Couldn't find what you looking for?

TRY OUR SEARCH!


I had muscle injury 2 months ago. I had to rest a lot, had physical therapy that helped me a lot and used carisoprodol as relaxant. I take it 3 times daily. I think that I got addicted on carisoprodol, and can’t stop taking it even I feel better. Does it officially cause addiction?

Loading...


Well, actually, no. It’s not recorded that carisoprodil causes addiction; it even doesn’t cause any significant side effects when used properly. I used it when had leg injury 3 years ago. I discontinued therapy when got better and have never felt withdrawn symptoms. I guess that you should try with lower and lower doses and not to stop it sudden. But anyway, you should talk to you physician.
Reply

Loading...

You can get addicted to Carisoprodol. My grandma was addicted to it for years, and I have it for aches in my legs, and find that if someone was a drug addict, it can enhance the mind and body to be really relaxed and has the potential to be addictive, in my opinion. I think anything can be addictive if not used properly or in moderation. So be careful!
Reply

Loading...


Hello Uselton,
Hope you are doing well in your life, further i do like to share this information with you that yes it officially causes addiction and withdrawal syndrome. Due to the present sedative properties in Carisoprodol (Generic SOMA), patients who received this drug in the low back pain trails, 13% to 17% experienced sedation, and this may impair the mental and/or physical ability for hazardous task such as driving motor vehicle or operating machinery. The additive effect of Generic SOMA with other CNS depressants like alcohol, benzodiazepines, opioids, tricyclic anti depressants may enhance the seductiveness of Carisoprodol, so appropriate caution should be taken with patients who take one or more than one of these CNS depressants simultaneously. Carisoprodol, the active ingredient in SOMA, has been subject to abuse, dependence, withdrawal, misuse, and criminal diversion. Abuse of SOMA poses a risk of over dosage which may lead to CNS and respiratory depression, hypotension, seizures, and other disorders. Cases of Carisoprodol abuse and dependence have been reported in patients with prolonged use and a history of drug abuse. Although most of these patients took other drugs of abuse, some patients solely abused Carisoprodol. Withdrawal symptoms have been reported following abrupt cessation of SOMA after prolonged use. Reported withdrawal symptoms included insomnia, vomiting, abdominal cramps, headache, tremors, muscle twitching, ataxia, hallucinations, and psychosis. One of Carisoprodol's metabolites, Meprobamate (a controlled substance), may also cause dependence. To reduce the risk of SOMA abuse, assess the risk of abuse prior to prescribing. After prescribing, limit the length of treatment to three weeks for the relief of acute musculoskeletal discomfort, keep careful prescription records, monitor for signs of abuse and overdose, and educate patients and their families about abuse and on proper storage and disposal. Pregnancy: - There are no data on the use of SOMA during human pregnancy.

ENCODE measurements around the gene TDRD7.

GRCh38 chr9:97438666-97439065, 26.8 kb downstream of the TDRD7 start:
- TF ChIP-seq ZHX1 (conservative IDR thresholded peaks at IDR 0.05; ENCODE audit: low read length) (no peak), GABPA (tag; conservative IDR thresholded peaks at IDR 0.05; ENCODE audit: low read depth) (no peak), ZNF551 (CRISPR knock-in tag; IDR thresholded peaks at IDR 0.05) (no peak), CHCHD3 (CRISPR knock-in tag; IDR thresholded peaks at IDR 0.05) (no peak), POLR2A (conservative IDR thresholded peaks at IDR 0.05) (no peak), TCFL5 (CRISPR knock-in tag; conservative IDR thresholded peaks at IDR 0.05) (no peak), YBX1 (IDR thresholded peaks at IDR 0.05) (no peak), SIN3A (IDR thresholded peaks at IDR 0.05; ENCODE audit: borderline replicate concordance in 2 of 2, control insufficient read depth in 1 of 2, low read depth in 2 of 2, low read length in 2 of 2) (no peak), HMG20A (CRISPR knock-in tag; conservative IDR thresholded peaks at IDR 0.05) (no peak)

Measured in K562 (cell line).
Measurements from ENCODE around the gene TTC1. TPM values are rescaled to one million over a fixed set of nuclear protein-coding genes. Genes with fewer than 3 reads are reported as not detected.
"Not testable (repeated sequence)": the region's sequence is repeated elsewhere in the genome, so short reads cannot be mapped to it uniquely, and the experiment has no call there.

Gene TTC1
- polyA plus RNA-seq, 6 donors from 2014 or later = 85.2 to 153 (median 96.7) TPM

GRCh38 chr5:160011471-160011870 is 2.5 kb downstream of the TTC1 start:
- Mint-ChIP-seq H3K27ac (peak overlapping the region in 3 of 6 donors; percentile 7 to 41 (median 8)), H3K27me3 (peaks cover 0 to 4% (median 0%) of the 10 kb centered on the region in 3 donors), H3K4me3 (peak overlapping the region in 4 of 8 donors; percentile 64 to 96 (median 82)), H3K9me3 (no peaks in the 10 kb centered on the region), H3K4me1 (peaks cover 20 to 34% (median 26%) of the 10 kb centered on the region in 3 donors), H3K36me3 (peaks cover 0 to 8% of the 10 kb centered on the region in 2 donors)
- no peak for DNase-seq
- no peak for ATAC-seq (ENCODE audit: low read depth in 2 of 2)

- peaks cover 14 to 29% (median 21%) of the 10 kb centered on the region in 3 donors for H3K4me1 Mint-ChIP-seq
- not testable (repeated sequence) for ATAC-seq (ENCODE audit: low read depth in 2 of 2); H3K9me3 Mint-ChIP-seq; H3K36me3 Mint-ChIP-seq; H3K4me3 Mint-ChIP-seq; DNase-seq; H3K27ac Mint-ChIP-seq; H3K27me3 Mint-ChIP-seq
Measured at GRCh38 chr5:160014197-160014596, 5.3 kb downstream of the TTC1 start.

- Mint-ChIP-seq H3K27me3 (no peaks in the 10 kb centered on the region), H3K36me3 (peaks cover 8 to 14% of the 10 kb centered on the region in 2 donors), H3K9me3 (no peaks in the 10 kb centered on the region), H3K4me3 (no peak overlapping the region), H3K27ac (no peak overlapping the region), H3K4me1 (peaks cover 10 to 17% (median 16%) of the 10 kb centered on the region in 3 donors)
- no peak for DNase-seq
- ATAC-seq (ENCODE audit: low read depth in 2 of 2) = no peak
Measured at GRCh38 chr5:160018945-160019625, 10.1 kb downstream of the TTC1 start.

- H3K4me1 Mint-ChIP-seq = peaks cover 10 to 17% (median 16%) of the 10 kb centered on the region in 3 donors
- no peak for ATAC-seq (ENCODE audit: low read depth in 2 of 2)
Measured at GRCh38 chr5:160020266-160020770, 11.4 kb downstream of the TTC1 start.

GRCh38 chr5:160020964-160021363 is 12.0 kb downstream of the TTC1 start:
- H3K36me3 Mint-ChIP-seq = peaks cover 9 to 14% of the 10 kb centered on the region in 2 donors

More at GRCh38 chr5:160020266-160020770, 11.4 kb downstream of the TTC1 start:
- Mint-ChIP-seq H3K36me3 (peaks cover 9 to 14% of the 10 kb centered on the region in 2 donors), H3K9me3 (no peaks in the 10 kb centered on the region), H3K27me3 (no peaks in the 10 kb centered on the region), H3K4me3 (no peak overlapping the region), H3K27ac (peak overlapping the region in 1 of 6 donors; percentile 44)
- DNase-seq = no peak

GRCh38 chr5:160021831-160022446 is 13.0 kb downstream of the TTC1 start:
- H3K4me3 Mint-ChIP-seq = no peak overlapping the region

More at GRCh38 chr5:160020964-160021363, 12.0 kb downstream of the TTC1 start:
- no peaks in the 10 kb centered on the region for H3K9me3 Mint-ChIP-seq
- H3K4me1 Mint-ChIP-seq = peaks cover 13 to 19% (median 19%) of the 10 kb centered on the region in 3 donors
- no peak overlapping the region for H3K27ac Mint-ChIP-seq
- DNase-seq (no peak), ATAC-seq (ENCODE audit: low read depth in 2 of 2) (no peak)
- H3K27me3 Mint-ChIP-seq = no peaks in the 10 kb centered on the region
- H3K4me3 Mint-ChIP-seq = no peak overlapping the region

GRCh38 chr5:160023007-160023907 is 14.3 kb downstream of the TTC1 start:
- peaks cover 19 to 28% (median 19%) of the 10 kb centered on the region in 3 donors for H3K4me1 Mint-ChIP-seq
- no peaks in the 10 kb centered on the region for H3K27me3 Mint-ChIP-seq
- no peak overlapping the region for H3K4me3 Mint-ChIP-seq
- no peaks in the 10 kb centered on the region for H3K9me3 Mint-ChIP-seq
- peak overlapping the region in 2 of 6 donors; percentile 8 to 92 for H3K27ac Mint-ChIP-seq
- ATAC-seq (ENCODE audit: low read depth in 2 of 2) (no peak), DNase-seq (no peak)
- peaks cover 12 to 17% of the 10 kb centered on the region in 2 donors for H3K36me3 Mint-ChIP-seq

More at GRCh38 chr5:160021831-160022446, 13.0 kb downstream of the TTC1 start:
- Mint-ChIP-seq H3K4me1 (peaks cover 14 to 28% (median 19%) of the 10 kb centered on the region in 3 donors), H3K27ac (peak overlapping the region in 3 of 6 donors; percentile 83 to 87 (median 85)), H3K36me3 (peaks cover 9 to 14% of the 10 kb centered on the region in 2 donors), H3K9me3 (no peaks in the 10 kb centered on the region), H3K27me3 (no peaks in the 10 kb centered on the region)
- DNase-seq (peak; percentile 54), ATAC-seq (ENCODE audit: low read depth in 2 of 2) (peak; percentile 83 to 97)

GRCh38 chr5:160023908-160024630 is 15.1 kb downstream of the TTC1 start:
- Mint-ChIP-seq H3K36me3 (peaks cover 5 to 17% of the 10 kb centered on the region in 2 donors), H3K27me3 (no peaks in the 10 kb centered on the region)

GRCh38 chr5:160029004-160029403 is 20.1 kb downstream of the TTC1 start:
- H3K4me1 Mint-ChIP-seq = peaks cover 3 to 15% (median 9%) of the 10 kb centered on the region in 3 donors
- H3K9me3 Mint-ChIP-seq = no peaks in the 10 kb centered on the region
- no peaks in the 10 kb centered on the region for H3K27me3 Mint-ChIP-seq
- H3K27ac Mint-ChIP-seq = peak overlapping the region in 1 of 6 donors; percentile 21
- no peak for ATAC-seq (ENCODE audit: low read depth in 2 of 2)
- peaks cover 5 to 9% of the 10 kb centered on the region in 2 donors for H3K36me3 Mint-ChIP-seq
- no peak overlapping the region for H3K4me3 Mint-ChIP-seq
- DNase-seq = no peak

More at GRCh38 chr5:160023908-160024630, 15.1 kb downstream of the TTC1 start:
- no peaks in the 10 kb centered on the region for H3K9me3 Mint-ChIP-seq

***this post is edited by moderator *** *** web addresses not allowed*** Please read our Terms of Use

Reply

Loading...